Firstly you have to establish what the deed actually was. If it was a deed of declaration of trust declaring that all though you are both named on the title to the property you own all the equity on it then it in best practice it would have been registered although this is not a necessity for it to be enforceable.
The deed could have been a Land Registry transfer deed actually transferring the his ownership to you but I doubt this because the mortgage lender's consent would have been required for this and you would have to have demonstrated sufficient income in your sole name to take it on yourself (I note you say it is still in joint names).
The position is that a restriction can be entered against a property that is in joint names in the event of one owner's bankruptcy or personal debt but the other owner's interest in the property is safe so if the property is sold pursuant to a Court Order then you will receive your proportional share of the equity according to your percentage interest.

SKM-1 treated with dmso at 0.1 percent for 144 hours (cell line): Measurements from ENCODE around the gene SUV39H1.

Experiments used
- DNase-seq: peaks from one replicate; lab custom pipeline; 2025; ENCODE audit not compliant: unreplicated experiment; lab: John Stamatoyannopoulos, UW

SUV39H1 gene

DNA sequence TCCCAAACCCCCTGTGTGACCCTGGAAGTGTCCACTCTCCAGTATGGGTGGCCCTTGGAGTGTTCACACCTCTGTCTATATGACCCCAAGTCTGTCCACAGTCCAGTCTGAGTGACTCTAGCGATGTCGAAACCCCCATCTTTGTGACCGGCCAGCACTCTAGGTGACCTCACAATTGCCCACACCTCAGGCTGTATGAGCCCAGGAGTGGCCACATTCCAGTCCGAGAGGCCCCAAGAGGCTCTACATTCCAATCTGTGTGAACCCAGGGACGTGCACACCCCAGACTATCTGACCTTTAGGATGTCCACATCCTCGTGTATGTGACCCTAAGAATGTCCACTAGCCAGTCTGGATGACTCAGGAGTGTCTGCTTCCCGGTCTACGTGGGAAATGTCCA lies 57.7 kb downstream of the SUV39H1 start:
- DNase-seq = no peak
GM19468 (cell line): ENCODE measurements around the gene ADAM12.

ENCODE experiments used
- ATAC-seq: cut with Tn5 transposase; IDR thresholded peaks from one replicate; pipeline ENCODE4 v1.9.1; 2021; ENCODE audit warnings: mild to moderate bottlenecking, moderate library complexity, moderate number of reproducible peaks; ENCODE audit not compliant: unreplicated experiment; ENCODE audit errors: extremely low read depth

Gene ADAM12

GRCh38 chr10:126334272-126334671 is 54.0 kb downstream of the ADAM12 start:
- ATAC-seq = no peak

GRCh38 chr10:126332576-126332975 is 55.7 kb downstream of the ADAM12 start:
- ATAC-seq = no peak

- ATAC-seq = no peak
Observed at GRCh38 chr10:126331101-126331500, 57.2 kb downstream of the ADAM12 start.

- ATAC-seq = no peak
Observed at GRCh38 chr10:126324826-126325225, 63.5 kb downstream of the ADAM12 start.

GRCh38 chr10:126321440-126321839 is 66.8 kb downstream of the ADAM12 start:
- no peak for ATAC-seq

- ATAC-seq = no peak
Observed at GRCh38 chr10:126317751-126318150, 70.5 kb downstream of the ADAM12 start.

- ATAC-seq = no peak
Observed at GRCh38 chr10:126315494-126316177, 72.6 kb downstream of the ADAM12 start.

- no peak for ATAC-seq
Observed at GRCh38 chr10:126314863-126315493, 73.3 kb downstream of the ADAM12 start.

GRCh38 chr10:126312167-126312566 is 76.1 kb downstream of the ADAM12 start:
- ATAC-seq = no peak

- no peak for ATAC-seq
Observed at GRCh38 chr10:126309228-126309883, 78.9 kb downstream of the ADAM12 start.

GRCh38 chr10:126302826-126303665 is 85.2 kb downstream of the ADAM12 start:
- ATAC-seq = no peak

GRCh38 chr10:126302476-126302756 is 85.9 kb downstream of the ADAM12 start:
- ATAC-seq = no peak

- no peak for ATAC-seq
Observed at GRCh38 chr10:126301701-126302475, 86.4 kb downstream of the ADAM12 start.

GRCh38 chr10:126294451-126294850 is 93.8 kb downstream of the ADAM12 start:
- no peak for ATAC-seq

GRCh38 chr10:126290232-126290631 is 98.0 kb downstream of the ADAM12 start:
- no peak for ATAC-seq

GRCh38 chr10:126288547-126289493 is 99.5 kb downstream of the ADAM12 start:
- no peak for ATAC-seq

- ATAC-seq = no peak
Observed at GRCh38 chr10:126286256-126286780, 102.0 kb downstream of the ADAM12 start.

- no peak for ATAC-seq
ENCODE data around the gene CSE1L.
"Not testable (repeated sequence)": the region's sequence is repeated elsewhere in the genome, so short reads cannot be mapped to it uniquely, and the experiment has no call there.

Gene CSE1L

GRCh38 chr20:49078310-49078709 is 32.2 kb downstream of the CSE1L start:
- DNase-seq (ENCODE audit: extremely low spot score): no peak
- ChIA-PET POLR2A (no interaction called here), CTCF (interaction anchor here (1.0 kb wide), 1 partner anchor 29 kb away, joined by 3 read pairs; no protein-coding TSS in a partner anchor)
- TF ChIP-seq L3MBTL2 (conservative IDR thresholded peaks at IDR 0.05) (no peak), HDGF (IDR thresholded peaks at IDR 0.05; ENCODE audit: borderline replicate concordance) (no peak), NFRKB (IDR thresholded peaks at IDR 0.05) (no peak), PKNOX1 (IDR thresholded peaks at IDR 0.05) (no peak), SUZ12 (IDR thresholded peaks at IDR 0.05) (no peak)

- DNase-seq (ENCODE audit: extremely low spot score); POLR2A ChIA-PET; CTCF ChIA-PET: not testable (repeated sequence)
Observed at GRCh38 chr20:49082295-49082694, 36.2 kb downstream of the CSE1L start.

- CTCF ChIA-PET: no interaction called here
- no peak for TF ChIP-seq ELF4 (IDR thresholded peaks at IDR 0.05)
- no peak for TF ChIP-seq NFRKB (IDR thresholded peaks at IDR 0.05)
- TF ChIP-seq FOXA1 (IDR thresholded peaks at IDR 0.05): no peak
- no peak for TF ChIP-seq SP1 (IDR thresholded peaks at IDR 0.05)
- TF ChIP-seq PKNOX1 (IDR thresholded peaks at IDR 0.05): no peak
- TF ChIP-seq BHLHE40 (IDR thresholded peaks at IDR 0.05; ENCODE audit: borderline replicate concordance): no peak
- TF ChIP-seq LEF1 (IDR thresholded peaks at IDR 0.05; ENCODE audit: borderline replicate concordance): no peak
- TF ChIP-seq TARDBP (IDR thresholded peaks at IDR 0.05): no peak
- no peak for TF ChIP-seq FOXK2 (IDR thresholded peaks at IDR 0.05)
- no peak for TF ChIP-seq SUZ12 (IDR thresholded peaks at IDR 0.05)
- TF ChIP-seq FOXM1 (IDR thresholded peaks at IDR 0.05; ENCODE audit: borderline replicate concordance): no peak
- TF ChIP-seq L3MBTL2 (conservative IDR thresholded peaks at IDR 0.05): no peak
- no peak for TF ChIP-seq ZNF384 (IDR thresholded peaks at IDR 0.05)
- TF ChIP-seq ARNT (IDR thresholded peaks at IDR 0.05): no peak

The Courts have wide powers to set aside transactions that were done for the purpose of defrauding creditors - ie. siphoning off assets - and it is possible that they may claim this in respect of the deed drawn up. It remains to be seen if they will or not, you will have to speak to the trustee in bankruptcy about this and dispute it stating that you were in effect a creditor of his at the time of the deed.
In summary, you've got to get a copy of the deed (write to him or the solicitors if you do not have one) and produce this to the trustee to demonstrate your interest. You must then be pro-active in engaging with the trustee to see that you are kept up to date as to whether they apply for an order for sale or seek to disclaim the deed you executed.
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